Letters to the Editor
Connecticut Outsourcing: Policy for IT Ostriches
I cannot agree with Gov. Rowland's simplistic view of information technology ("IT Face-Off: John Rowland Targets Connecticut's Legacy Systems," May 1997). It's easy to say that we in government are not in the business of information technology, but that is simply a cop-out. Information technology is ubiquitous. Imagine a CEO in business saying: "We're not in the business of information technology; we're in the widget business." How long do you think they'd be making widgets?
Information technology is a tool that must be managed effectively in both the public and private sectors. In this day and age, IT must be used to accomplish our business, whatever that may be. The managers who use it best are able to compete; those who do not risk failure. Let's hear about public managers who use IT effectively and disregard those who, like the proverbial ostrich, try to avoid a tough job by sticking their head in the sand.
Administrator for IT Strategic Planning
Employment Security Department
State of Washington
Threat to Civil Liberties
In disturbingly innocuous language, your magazine apparently supports what is the most intrusive abuse of government power ever launched by state or federal government ("Fingerprint System Points Out Welfare Fraud," May 1997). Your benign presentation of the framework of the program masks the tremendous threat to the basic civil liberties of citizens who have committed no crime.
The fact that it is technically possible to create and maintain such an elaborate invasion of privacy does not make it something any of us should work to establish. Moving freely within our national borders has always been a hallmark of our great democracy. Monitoring and tracking citizens undermines that great ideal.
You owe it to your readers to let them know the policy implications of proposals such as this one. IT professionals deserve to be shown the whole picture.
Dorothy K. Dean
Judiciary, Safety&General Services Committee
Board of Supervisors
Giving Taxpayers Their Money's Worth
I read your article ("GIS Moves into the Enterprise," March 1997) and would like to commend you for your awareness of the need to educate the masses as to what this technology is all about.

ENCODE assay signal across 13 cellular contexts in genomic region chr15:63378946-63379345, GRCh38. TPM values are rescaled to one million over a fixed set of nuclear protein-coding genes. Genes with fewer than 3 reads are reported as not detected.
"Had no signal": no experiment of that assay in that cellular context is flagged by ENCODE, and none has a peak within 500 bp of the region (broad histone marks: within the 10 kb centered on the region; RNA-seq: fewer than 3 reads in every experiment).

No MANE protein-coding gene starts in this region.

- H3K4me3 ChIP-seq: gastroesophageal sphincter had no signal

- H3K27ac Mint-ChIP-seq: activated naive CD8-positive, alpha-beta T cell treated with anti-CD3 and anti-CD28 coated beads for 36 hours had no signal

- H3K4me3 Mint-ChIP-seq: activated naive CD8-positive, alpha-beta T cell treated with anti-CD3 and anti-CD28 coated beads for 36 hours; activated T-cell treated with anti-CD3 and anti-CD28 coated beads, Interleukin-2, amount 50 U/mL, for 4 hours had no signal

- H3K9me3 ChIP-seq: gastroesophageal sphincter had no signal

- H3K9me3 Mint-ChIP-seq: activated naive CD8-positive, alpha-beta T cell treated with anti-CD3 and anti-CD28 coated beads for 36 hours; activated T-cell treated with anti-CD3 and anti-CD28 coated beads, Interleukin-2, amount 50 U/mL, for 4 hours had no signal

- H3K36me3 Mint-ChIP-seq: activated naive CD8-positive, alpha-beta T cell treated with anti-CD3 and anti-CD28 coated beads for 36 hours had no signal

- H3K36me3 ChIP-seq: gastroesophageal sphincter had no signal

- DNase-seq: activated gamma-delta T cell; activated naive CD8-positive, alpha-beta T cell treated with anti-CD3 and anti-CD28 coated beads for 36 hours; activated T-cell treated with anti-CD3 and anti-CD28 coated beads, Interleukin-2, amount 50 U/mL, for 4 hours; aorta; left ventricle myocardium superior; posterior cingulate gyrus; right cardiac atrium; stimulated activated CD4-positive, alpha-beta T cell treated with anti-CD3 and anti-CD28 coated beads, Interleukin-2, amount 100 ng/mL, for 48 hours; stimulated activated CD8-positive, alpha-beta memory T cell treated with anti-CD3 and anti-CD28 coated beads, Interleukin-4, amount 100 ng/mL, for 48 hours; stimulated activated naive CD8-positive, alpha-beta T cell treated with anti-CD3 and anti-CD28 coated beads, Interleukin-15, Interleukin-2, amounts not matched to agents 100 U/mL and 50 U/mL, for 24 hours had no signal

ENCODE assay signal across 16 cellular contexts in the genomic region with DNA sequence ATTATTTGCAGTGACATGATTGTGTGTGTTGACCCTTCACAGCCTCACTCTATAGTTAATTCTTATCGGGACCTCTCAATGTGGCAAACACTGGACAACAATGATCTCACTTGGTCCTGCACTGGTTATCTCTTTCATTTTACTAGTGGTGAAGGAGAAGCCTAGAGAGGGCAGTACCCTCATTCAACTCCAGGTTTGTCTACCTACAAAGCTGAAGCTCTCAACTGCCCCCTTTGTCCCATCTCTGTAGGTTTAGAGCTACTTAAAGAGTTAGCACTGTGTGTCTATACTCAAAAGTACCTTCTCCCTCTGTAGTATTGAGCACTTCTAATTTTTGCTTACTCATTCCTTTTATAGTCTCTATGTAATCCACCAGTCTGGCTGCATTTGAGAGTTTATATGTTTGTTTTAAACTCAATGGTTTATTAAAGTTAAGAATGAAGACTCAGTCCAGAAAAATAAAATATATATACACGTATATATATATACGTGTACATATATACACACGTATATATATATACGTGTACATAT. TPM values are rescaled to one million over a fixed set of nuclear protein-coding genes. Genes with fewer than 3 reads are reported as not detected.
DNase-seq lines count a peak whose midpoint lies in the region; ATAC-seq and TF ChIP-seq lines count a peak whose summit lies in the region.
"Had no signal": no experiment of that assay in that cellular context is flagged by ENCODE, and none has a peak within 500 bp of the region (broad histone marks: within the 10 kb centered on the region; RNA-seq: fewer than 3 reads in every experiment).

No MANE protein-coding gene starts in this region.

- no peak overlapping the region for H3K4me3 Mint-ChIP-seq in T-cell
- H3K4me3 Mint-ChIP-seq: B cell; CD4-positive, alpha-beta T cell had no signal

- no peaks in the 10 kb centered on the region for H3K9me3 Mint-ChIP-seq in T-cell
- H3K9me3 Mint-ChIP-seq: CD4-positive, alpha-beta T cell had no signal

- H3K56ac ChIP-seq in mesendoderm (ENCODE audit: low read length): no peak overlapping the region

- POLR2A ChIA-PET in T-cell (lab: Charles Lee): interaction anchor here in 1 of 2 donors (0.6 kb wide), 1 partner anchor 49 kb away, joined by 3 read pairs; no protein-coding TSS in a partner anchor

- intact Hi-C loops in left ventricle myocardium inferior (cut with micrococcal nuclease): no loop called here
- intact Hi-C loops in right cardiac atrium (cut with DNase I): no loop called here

Through my experience working for local governments for eight years, I have been instrumental in starting geographic information systems from the ground up. I agree that it easier to start in this fashion, but for those who start over, it is a classic case of poor planning. Many times I have encountered agencies that started over and found that the issue was not technology change but rather negligence in planning. Taxpayers are sick and tired of having individuals working in a capacity that ends up costing them more dollars.
I know for a fact that if I proposed to retool and start again, it would be my Waterloo. My employers feel confident that I will do everything I can to get the job done and do it with one focus: to give the taxpayers their money's worth and allow them to feel at ease knowing that someone in government is thinking of them on a daily basis. I am honored to be in such a position.
Also, I agree that too many agencies have an "it's mine" attitude. The data never was and never will be theirs; it's the people's. Here in Kansas, that is quite clear; we gladly give our data away.
However, we are allowed by law to distribute that data for a fee to recover costs. If the request is "unreasonable," we may opt out or charge an even higher price based on a "hardship." Our department's and county's feeling is that the data is the taxpayers', but some fees might be necessary for "enhanced" access to it. One thing is for sure: No one (well, maybe some) complains as long as they can leave with what they need.
I hope you do not feel I bashed your article; in fact, I agreed with most of it. However, too many people write about large communities and lose touch with where things have always worked well: small town USA.
Christopher De Yoe
Deputy Director of GIS
Sedwick County, Kan.